Young Canadians under 30 usually have the largest volunteer participation. However, they also contribute the least amount of hours on average. The second age group to have the highest level of participation are individuals between the ages of 30 and 44. Their participation is usually dependent on their marital status or whether or not they have children. Finally, there are the elderly, people over the age of 65, who contribute the greatest quantity of hours but the least amount of volunteers.

Generally, it seems the more education and higher income an individual has, the more likely they are to volunteer. However, on average, the people with lower incomes, even though they represent a smaller portion of the volunteer population, actually contribute a greater percentage of the volunteer activity.

Honourable senators, there are a many areas in which a person can volunteer. People can volunteer for organizations that help religious groups, recreational activities such as sports and political campaigns, to name a few. These volunteers are an integral part of our communities and without them our society could not function as well as it does. If events happen, as we predict tomorrow in the other place, we are all going to be interacting with tens of thousands of volunteers across this country for our political parties. We should remember that they are volunteers and to thank them for their participation. It is a very important service that they offer to all of us and to all of our political parties.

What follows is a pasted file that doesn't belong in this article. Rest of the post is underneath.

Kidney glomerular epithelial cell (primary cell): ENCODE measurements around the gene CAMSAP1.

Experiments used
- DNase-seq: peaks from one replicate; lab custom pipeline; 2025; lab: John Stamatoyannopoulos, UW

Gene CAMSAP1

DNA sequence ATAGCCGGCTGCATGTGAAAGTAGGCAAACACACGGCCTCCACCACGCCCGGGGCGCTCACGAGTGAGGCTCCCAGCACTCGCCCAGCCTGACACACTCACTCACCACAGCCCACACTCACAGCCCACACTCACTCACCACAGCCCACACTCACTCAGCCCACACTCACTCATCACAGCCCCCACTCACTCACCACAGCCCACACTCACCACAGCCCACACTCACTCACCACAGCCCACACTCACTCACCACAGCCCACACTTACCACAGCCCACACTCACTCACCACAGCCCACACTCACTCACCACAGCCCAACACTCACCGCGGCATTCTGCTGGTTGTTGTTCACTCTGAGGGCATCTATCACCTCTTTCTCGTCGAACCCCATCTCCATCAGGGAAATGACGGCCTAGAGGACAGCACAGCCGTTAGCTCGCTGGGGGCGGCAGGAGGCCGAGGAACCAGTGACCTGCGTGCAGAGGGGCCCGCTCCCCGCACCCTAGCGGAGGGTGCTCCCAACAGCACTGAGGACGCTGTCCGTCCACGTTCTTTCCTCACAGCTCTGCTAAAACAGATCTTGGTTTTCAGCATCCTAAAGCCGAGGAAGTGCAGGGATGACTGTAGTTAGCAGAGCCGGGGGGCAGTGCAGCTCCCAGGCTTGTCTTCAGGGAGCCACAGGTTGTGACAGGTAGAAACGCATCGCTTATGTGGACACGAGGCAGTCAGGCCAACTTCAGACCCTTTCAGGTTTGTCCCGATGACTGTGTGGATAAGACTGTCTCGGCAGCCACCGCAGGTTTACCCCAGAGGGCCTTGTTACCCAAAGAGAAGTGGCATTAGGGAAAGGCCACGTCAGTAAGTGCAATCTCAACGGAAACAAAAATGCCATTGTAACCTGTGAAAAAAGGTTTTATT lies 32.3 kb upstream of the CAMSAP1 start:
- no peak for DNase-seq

Some Hon. Senators: Hear, hear!

Senator Mercer: Given that the volunteer sector is entirely dependent on the participation of Canadians, it is not surprising that the most important issue facing the sector is demographic change. Canada is aging. As we learned from our study undertaken by the Special Senate Committee on Aging, the number of people aged 100 or older, for example, increased 50 per cent between 1996 and 2006, and is set to triple to more than 14,000 by 2031.

The proportion of persons aged 65 or over in Canada was 8 per cent in 1971, and it is 13 per cent today. It is projected that by 2031, 1 in 4 Canadians will be 65 years of age or over. Meanwhile, Canadians are also having fewer babies.